Find the right structure for your organization. I must have said this a thousand times already, going to show you how critical it is. If you are stuck between two models, go for the more efficient one and train your employees in that vein. For SaaS startups, I’ll strongly recommend the POD model. Remember that efficiency is a priority. However, you must also ensure you teach your employees how to work effectively. It’s a delicate balance you need to get right.

2.    Use the sales acceleration formula when building your sales team

Well, maybe I should let Mark Roberge do the talking on this one. His book, The Sales Acceleration Formula, contains all you need to know on this topic. You need a formula when hiring to assist you in making the right decisions. Coming up with one yourself is not advised because of the huge stress involved and the fact that it may not even be top-notch. Mark’s formula will guide you on how to qualify candidates when hiring. Please, read the book.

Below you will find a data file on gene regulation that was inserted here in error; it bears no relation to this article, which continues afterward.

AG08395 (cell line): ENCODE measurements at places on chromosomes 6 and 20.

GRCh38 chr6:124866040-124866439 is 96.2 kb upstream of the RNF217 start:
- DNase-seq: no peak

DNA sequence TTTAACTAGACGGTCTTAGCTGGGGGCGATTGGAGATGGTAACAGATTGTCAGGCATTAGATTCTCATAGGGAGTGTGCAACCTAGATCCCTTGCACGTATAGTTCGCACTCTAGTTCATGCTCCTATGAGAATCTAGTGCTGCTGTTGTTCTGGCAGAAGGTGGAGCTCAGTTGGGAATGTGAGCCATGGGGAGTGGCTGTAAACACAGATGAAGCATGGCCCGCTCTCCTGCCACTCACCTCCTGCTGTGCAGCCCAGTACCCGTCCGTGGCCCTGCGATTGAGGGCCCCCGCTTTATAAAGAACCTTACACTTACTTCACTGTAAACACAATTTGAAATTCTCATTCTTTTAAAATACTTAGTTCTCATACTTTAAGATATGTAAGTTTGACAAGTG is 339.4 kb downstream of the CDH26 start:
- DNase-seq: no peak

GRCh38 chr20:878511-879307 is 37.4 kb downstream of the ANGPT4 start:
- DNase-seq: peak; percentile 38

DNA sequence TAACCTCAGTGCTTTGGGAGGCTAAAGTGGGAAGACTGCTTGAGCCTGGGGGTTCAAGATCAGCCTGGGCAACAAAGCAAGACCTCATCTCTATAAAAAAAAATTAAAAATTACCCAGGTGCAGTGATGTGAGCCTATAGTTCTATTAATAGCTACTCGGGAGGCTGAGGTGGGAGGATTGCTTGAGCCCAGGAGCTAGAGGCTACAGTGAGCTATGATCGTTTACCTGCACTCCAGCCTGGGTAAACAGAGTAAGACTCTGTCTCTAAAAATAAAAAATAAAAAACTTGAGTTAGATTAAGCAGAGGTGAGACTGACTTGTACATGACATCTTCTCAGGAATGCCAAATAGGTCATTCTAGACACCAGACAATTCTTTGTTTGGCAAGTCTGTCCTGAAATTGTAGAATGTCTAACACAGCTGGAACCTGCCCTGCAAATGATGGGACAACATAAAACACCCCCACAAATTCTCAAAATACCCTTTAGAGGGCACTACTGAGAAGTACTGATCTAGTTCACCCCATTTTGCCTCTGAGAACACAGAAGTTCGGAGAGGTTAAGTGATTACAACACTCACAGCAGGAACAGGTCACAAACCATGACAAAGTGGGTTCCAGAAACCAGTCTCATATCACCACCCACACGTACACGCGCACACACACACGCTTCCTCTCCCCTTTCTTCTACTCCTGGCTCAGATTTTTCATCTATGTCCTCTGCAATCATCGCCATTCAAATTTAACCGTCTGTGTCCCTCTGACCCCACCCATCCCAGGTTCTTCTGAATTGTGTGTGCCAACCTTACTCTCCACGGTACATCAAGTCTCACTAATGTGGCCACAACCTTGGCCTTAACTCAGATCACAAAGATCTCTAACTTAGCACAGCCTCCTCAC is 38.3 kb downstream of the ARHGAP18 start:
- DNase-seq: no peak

3.    Don’t focus on just quota

Your sales culture shouldn’t just be quota-based. Of course, you need to have that winning mentality and drive for hitting quota goals, but you also need your employees to care about the company too. And when I say caring about the company, the bulk of effort goes to caring for customers. You want to have a sales team that also cares about customer experience, and you will find out that it will help you because happier customers will eventually lead to more sales.

4.    Source for passionate employees

If there is one thing you cannot train, it’s passion. If your employees lack passion, then there’s virtually nothing you can do to help. So, to avoid the headache of having to try to instill passion in your employees, make sure you source for employees that are passionate about working with you.

5.    Get compensation right for your sales team

I can write a whole article about just this. Compensation is one aspect of sales you just need to get right. With compensation, the idea is to create an environment that rewards overperformers. This will drive others to perform well, and it means more sales.